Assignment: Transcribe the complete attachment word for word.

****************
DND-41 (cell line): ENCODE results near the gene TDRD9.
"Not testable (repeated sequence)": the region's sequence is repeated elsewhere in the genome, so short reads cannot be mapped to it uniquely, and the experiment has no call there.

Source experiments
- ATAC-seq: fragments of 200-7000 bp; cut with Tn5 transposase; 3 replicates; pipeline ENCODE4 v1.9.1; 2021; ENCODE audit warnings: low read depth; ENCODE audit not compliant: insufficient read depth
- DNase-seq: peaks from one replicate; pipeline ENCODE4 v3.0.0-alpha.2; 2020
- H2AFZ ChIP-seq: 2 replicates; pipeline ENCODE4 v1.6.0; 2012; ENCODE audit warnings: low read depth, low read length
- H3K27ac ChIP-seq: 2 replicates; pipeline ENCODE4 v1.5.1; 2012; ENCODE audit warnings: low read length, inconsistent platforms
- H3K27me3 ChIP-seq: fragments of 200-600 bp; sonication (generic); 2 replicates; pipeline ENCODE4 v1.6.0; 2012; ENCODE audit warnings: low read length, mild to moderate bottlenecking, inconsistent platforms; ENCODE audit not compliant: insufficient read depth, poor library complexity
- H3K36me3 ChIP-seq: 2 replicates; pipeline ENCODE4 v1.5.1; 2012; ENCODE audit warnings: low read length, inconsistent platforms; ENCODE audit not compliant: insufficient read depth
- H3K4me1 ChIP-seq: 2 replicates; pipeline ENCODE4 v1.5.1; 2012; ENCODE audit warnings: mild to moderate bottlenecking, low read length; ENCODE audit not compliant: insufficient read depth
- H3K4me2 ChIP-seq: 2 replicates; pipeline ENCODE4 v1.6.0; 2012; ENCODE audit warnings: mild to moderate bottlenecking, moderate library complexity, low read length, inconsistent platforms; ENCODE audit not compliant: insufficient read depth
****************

DND-41 (cell line): ENCODE results near the gene TDRD9.
"Not testable (repeated sequence)": the region's sequence is repeated elsewhere in the genome, so short reads cannot be mapped to it uniquely, and the experiment has no call there.

Source experiments
- ATAC-seq: fragments of 200-7000 bp; cut with Tn5 transposase; 3 replicates; pipeline ENCODE4 v1.9.1; 2021; ENCODE audit warnings: low read depth; ENCODE audit not compliant: insufficient read depth
- DNase-seq: peaks from one replicate; pipeline ENCODE4 v3.0.0-alpha.2; 2020
- H2AFZ ChIP-seq: 2 replicates; pipeline ENCODE4 v1.6.0; 2012; ENCODE audit warnings: low read depth, low read length
- H3K27ac ChIP-seq: 2 replicates; pipeline ENCODE4 v1.5.1; 2012; ENCODE audit warnings: low read length, inconsistent platforms
- H3K27me3 ChIP-seq: fragments of 200-600 bp; sonication (generic); 2 replicates; pipeline ENCODE4 v1.6.0; 2012; ENCODE audit warnings: low read length, mild to moderate bottlenecking, inconsistent platforms; ENCODE audit not compliant: insufficient read depth, poor library complexity
- H3K36me3 ChIP-seq: 2 replicates; pipeline ENCODE4 v1.5.1; 2012; ENCODE audit warnings: low read length, inconsistent platforms; ENCODE audit not compliant: insufficient read depth
- H3K4me1 ChIP-seq: 2 replicates; pipeline ENCODE4 v1.5.1; 2012; ENCODE audit warnings: mild to moderate bottlenecking, low read length; ENCODE audit not compliant: insufficient read depth
- H3K4me2 ChIP-seq: 2 replicates; pipeline ENCODE4 v1.6.0; 2012; ENCODE audit warnings: mild to moderate bottlenecking, moderate library complexity, low read length, inconsistent platforms; ENCODE audit not compliant: insufficient read depth